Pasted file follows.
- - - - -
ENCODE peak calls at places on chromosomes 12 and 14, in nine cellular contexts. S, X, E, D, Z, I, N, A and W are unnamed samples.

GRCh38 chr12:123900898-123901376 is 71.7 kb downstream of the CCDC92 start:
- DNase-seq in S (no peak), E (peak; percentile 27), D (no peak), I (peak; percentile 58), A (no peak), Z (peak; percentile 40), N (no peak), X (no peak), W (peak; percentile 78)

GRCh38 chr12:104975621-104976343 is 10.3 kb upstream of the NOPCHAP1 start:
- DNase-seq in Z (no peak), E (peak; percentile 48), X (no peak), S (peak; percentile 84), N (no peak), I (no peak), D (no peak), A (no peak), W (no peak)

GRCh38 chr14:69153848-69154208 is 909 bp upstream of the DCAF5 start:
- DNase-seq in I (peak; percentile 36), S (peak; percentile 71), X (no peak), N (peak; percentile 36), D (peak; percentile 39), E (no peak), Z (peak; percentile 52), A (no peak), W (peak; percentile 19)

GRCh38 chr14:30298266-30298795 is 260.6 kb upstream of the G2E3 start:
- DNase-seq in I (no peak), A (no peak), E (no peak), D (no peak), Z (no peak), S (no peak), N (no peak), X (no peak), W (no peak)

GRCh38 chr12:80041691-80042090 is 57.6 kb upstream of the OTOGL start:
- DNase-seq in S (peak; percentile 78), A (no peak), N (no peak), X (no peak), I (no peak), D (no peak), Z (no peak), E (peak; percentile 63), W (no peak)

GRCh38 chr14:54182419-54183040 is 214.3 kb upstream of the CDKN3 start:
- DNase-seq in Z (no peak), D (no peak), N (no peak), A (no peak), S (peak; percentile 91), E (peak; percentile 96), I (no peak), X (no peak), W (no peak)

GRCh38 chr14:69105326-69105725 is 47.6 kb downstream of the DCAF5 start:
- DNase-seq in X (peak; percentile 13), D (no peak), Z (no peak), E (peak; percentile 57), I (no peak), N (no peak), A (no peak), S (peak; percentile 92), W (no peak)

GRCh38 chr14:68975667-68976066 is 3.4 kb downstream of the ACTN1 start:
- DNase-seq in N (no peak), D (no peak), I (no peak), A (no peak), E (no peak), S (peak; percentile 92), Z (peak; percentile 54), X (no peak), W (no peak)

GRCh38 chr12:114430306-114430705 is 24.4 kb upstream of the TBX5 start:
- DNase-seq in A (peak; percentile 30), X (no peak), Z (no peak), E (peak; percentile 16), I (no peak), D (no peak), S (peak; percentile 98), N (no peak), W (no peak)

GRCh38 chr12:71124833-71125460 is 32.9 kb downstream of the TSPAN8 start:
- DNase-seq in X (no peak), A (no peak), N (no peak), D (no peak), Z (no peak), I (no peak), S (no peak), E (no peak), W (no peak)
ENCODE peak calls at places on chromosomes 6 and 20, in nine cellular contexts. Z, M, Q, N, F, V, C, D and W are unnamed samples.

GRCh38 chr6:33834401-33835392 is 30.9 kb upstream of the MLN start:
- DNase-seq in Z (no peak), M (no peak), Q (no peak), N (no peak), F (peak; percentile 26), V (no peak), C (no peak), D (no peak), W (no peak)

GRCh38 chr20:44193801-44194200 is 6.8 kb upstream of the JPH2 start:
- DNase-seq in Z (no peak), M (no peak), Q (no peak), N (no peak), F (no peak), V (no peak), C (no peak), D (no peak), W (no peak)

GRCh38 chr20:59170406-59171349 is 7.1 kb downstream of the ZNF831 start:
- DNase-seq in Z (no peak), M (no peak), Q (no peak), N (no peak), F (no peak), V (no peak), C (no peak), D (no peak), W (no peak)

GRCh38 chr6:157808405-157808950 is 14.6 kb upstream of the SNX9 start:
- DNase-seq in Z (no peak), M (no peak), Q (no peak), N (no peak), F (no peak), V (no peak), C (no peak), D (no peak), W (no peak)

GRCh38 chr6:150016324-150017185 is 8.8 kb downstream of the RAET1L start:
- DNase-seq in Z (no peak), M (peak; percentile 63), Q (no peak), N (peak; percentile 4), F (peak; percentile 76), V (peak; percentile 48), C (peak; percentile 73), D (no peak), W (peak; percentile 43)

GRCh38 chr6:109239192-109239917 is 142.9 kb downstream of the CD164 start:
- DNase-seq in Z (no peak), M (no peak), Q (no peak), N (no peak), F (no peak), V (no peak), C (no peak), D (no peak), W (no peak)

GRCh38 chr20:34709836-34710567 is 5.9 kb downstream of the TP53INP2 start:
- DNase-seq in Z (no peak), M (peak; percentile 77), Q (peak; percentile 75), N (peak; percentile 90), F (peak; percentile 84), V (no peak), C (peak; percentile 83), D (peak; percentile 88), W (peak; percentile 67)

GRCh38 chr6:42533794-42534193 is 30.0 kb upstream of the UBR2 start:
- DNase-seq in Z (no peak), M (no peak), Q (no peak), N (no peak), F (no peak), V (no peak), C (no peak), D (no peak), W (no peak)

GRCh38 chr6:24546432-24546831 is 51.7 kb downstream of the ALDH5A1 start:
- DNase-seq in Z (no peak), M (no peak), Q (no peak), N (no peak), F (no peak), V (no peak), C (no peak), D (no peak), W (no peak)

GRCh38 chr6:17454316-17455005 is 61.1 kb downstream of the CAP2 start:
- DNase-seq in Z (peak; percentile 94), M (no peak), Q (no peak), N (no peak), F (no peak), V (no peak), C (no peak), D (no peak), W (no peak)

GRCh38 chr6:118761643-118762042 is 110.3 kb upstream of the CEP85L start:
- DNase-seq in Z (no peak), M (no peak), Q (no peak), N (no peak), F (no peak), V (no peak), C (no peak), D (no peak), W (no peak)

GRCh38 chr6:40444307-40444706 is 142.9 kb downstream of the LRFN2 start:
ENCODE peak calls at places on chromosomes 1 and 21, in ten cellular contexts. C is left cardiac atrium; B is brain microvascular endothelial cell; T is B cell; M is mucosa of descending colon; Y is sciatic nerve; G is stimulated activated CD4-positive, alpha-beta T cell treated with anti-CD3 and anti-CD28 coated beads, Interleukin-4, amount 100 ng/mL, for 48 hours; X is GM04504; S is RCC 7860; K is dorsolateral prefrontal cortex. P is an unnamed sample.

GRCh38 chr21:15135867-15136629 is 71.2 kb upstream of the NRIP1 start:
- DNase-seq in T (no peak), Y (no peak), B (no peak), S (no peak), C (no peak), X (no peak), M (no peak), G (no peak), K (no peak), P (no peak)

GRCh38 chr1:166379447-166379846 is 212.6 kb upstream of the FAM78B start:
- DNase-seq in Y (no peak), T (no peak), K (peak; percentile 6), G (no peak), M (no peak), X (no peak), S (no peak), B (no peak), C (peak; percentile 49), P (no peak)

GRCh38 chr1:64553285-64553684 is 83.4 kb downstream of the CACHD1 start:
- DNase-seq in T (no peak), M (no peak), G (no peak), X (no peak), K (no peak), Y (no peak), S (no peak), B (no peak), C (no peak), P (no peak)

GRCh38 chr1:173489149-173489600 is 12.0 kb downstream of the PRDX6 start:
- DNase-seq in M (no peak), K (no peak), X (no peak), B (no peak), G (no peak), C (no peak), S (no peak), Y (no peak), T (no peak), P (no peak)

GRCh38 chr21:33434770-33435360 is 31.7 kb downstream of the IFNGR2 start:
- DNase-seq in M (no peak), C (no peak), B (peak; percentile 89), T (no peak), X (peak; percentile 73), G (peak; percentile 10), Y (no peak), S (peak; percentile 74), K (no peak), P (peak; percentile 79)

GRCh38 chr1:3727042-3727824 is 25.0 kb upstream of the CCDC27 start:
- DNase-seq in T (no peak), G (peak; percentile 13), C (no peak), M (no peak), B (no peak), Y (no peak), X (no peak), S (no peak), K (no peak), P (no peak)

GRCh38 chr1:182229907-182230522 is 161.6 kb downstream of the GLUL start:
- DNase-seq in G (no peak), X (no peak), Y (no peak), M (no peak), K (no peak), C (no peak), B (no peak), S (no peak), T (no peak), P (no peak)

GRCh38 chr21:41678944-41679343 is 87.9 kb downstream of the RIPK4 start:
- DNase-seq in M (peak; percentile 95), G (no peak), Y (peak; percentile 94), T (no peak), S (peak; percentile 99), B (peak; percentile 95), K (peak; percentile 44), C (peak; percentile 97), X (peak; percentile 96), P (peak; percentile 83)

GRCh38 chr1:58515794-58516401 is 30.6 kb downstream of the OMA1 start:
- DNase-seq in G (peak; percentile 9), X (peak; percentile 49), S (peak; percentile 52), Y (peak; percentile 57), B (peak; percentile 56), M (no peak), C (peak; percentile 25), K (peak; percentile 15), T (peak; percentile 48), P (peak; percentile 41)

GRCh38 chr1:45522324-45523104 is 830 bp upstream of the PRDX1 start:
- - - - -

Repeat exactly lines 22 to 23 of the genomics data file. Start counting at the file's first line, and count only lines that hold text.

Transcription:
ENCODE peak calls at places on chromosomes 6 and 20, in nine cellular contexts. Z, M, Q, N, F, V, C, D and W are unnamed samples.

GRCh38 chr6:33834401-33835392 is 30.9 kb upstream of the MLN start: